Alzheimer's Calls for Sweet Surrender
With so much I cannot do, what is it I can do?
By Julie Hall, The Estate Lady
It was an inside job, all the turmoil and turbulence I felt regarding dad, his care, and his Alzheimer’s. Sometimes you just don’t know what you are feeling. There are days I’m not sure I can handle what’s coming with him, and other days I feel like I can conquer the world. The last couple of weeks have felt like a hell-hole, but now I suddenly and inexplicably feel very calm. What contributed to this is found at the end of this blog.
Here’s a sample of our week:
Dad told me the “suits came to his place and that he was going to be fired on Monday.” He said his doorstop was moving back and forth at night. He accused his waiter of not serving him dinner, when in reality, he had just eaten moments before. He lost his hearing aids again, which I found; an hour later he forgot where they were … they were in his ears. He accused my dear sibling of stealing from him (which completely shattered our hearts). He threatened to leave and “go home.” He demanded an obscene amount of money in cash to be kept in his room, because it’s “his money.” It goes on and on …
Two cousins came to visit dad over the weekend and he was very lucid for their visit; by the time they left, he was in a fog again. No one understands it, until they witness it themselves. One day he is “on” and the next day he is “off.” Way off.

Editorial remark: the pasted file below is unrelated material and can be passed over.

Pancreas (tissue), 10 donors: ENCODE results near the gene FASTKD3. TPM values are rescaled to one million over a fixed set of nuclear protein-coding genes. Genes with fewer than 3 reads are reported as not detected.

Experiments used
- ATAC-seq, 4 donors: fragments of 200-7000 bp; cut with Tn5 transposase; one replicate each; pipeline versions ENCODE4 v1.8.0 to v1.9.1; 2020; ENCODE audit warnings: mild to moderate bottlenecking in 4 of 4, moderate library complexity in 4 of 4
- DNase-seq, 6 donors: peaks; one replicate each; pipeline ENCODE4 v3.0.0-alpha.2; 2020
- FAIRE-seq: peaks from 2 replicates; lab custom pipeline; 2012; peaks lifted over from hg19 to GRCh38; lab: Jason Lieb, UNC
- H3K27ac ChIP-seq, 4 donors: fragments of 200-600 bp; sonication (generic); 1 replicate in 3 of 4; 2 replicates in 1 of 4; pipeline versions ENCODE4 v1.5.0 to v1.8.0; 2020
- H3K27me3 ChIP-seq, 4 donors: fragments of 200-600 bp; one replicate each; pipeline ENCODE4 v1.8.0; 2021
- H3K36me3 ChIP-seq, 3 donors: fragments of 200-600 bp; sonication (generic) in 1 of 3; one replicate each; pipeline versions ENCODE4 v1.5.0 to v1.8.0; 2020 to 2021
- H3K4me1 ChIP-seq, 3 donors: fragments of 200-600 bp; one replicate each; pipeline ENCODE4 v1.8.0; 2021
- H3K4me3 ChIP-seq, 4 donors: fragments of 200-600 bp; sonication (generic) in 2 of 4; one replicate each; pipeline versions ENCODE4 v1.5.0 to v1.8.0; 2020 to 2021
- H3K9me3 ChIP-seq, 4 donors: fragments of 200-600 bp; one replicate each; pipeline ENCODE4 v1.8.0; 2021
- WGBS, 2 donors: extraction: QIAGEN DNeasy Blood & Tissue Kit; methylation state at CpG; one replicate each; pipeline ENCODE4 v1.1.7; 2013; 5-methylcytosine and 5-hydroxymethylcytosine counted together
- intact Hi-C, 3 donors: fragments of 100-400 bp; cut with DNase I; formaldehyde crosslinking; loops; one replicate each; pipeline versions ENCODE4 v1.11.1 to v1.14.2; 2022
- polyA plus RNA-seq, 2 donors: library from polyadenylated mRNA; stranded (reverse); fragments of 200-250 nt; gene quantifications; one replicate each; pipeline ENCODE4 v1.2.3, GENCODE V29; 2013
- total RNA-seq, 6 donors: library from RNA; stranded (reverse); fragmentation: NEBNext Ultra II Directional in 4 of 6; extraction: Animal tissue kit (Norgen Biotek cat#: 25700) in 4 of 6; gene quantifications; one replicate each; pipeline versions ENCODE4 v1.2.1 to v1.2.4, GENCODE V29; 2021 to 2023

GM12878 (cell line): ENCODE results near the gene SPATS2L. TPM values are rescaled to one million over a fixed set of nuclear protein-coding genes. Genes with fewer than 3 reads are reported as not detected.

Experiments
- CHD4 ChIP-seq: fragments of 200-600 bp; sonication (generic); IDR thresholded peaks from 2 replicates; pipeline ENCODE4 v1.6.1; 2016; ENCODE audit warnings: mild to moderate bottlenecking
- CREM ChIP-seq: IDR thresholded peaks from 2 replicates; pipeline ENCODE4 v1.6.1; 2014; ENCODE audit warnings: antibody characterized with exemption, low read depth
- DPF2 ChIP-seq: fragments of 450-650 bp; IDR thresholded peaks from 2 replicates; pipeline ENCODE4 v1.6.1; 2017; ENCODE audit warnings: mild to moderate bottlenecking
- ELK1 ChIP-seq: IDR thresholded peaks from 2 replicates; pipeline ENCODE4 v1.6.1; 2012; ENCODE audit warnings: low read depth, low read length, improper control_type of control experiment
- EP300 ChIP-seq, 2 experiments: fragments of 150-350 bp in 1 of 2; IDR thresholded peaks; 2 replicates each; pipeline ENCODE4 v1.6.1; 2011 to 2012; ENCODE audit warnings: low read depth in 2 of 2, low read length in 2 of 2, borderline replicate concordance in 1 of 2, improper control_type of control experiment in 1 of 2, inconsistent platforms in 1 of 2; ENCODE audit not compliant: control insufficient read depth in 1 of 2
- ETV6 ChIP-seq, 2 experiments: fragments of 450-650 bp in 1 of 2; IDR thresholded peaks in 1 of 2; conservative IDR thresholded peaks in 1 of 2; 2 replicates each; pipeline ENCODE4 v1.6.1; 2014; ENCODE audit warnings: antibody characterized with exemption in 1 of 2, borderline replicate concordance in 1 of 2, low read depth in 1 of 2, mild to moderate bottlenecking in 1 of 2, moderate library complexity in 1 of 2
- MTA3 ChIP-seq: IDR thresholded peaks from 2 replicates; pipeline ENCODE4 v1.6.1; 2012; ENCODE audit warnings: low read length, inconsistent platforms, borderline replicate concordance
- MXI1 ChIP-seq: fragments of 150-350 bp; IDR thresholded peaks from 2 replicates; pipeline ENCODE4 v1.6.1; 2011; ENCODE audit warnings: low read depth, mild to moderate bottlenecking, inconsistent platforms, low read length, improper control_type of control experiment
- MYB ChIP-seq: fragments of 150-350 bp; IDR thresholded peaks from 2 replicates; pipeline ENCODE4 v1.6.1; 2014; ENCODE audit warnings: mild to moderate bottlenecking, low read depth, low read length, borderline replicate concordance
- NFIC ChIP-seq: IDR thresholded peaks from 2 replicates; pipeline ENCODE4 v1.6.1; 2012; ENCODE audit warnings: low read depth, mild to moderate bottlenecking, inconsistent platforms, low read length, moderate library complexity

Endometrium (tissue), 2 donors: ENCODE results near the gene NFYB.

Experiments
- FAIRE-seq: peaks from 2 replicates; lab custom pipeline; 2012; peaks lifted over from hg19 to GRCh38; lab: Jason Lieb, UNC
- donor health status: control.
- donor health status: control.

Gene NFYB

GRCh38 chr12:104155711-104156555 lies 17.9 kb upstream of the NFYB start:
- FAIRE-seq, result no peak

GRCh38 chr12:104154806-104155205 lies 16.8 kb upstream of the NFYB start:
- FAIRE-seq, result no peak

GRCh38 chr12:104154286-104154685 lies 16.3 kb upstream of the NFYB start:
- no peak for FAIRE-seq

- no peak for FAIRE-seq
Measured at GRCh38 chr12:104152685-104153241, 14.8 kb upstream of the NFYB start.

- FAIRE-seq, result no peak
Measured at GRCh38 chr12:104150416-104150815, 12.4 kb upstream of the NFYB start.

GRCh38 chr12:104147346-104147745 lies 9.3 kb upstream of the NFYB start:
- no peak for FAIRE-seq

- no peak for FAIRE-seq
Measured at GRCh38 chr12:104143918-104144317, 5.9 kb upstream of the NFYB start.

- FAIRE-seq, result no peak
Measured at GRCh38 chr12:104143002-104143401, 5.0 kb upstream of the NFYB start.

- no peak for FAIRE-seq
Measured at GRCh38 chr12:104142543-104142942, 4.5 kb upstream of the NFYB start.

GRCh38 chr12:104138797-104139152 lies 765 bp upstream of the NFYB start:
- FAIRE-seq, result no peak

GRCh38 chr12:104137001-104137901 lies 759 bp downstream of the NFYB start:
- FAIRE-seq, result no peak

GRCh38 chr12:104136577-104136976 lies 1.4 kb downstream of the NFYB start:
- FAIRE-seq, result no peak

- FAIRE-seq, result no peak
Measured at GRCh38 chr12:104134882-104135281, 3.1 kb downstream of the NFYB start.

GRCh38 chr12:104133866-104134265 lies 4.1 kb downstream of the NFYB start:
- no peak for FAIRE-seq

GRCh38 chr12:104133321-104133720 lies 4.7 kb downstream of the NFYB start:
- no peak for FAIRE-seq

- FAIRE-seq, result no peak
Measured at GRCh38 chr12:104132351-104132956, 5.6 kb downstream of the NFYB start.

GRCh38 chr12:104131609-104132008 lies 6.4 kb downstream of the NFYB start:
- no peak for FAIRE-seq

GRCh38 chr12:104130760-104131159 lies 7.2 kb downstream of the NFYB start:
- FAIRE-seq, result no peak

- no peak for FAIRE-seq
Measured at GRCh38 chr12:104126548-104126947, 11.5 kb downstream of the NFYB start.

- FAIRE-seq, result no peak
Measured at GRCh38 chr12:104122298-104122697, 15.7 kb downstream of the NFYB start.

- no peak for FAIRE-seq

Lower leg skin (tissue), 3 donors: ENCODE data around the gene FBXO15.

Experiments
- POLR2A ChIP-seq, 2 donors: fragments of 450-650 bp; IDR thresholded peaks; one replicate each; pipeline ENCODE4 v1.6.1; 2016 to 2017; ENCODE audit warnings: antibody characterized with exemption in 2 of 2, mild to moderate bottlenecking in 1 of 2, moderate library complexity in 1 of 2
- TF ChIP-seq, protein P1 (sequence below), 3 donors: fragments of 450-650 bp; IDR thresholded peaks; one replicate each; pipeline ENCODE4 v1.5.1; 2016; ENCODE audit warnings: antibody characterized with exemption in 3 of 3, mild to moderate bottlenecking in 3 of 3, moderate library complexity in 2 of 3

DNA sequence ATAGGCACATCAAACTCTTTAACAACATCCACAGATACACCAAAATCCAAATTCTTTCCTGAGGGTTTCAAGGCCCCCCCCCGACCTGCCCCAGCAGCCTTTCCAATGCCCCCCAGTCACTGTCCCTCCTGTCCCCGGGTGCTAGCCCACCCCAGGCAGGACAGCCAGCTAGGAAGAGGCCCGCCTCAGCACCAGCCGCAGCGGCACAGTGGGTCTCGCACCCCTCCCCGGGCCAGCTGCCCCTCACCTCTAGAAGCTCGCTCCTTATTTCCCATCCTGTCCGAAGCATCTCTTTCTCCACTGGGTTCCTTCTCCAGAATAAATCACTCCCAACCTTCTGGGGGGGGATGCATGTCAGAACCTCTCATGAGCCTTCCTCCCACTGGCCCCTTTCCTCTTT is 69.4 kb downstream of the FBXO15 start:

I am not sure if it was my cousins’ visit, as they have a calming presence and great energy, but I suddenly realized that no matter what I do for dad (and I feel I do a great deal), I can’t solve this problem. I can’t help him through the disease, other than working with the doctors and the staff to make him as comfortable as possible. I can’t make it go away. I can’t even make his days better for him. I can’t spend my days wondering if he’s ok, because he isn’t. I can’t be logical about this, because there is no logic with Alzheimer’s. And I can’t spin my wheels pondering if he knows that Alzheimer’s is gripping him. I heard the doctors loud and clear; the medication holds the disease back a little bit, but ultimately the disease will win.
Since there’s so much I can’t do, what is it I can do?
- I can always have a smile on my face and be compassionate.
- I can recognize the disease is winning, even though I personally loathe defeat.
- I can reinforce within myself not to take anything he says personally.
- I can, and will, walk with him on this entire journey until he takes his final breath.
- I can be there for him, because he would never leave my side, if the shoe were on the other foot.
- I can push myself to the ultimate test of being patient — a virtue I do not easily possess but am learning.
- I can pray and rely on my faith.
- I can cry when I need to, understanding this is not weakness, but a healthy release.
- I can help others who are going through the same thing.
- I can heal myself so I can be healthy now and in the future.
- And with a tentative heart, I can sweetly surrender to his fate.
I did this recently, and ever since then, I have been granted a peace that I didn’t feel before.
First published on In The Trenches on September 4, 2012
Published September 5, 2012